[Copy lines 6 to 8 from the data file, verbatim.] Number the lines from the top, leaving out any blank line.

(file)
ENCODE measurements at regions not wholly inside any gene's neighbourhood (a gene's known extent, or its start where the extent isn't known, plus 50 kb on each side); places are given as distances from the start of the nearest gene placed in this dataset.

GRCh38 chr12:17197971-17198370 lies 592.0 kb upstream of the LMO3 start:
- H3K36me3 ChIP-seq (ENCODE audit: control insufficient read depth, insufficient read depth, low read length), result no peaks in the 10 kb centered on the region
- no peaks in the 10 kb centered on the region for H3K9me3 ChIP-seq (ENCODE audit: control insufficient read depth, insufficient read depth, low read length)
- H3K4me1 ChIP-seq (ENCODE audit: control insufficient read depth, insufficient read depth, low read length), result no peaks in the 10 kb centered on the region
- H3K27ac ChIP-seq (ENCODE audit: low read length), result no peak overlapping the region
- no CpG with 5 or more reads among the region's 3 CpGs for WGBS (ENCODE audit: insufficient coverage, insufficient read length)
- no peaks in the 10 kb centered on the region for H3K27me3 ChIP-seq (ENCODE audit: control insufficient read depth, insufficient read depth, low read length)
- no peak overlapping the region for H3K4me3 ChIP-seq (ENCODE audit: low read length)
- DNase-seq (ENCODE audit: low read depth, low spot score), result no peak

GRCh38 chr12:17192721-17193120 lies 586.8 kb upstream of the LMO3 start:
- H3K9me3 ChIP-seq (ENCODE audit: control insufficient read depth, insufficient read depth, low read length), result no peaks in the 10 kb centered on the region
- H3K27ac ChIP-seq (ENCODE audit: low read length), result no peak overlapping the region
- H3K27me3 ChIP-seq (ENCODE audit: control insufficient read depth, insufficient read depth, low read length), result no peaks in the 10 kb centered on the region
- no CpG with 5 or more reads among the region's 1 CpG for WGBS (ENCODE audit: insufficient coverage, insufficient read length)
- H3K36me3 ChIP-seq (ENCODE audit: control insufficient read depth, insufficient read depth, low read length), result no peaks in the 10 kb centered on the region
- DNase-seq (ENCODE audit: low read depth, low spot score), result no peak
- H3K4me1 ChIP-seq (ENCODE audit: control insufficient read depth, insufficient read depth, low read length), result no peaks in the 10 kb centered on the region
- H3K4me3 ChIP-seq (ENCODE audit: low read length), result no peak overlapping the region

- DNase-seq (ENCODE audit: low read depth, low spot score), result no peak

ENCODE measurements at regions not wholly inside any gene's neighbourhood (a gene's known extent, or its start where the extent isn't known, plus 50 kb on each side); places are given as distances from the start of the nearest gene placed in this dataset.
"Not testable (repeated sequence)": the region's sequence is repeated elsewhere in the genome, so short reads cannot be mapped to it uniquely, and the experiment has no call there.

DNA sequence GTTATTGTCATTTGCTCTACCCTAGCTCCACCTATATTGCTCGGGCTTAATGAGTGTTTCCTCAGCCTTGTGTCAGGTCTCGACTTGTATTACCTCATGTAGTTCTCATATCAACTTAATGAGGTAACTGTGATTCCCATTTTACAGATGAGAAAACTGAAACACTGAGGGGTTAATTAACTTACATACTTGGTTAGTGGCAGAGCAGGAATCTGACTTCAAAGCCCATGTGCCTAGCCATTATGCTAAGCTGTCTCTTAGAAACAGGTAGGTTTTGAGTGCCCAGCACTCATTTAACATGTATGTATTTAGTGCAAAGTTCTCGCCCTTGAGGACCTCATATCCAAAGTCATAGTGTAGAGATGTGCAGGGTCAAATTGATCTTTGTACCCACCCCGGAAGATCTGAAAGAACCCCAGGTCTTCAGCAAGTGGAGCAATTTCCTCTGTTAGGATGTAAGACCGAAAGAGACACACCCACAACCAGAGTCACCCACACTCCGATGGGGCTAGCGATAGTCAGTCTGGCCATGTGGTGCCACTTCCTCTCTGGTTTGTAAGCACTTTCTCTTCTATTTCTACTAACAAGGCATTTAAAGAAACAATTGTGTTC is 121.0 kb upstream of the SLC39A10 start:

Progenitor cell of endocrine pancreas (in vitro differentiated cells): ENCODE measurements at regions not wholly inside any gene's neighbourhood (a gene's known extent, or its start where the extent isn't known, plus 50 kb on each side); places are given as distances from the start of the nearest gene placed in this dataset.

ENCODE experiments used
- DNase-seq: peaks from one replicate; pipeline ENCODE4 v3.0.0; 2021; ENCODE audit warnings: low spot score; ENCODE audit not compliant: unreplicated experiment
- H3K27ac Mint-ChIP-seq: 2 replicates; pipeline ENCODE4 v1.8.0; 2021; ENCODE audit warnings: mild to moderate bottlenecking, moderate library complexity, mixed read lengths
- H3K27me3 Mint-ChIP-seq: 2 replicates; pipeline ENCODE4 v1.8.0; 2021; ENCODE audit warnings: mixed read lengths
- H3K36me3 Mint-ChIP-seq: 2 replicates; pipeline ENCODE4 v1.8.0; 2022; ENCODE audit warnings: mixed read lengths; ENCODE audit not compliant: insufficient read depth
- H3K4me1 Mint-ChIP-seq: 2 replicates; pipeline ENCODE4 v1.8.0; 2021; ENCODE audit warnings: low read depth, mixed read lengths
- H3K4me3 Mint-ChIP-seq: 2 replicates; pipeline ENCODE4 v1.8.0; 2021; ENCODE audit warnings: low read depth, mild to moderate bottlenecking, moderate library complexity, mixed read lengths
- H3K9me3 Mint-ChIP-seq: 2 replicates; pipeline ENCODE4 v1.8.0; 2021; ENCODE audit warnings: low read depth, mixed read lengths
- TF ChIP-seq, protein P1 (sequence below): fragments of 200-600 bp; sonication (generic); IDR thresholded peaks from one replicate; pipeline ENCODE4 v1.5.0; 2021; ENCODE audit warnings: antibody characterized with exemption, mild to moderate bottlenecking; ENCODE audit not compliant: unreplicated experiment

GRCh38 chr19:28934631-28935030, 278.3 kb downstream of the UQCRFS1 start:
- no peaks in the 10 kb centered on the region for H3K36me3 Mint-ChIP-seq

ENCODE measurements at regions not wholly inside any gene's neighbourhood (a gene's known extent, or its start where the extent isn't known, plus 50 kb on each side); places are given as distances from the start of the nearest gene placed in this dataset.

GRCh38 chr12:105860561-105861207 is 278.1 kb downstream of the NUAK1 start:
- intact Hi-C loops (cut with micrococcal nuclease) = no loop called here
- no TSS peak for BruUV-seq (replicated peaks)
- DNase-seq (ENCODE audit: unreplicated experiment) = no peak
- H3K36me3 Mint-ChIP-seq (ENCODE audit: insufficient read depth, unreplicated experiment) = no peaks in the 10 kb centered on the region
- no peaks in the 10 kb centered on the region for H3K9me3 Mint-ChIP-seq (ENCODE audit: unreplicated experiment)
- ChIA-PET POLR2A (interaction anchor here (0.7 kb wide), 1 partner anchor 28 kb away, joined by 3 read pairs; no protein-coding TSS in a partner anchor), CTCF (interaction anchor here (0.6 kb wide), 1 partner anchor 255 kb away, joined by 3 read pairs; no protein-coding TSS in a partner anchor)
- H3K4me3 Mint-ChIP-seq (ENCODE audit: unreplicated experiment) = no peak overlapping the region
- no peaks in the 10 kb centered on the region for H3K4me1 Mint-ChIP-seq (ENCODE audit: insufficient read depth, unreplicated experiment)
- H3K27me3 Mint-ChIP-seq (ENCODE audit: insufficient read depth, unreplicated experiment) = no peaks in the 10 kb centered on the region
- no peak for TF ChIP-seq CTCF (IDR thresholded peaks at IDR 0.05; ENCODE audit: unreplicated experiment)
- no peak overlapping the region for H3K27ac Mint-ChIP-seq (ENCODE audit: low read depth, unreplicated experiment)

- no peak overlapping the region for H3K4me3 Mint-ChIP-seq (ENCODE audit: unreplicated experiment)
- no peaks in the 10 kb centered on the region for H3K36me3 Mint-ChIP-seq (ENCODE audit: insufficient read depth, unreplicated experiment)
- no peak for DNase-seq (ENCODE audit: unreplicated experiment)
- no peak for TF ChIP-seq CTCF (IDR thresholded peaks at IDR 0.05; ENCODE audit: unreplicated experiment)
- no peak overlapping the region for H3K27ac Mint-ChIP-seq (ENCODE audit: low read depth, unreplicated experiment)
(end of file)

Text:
- H3K27ac ChIP-seq (ENCODE audit: low read length), result no peak overlapping the region
- no CpG with 5 or more reads among the region's 3 CpGs for WGBS (ENCODE audit: insufficient coverage, insufficient read length)
- no peaks in the 10 kb centered on the region for H3K27me3 ChIP-seq (ENCODE audit: control insufficient read depth, insufficient read depth, low read length)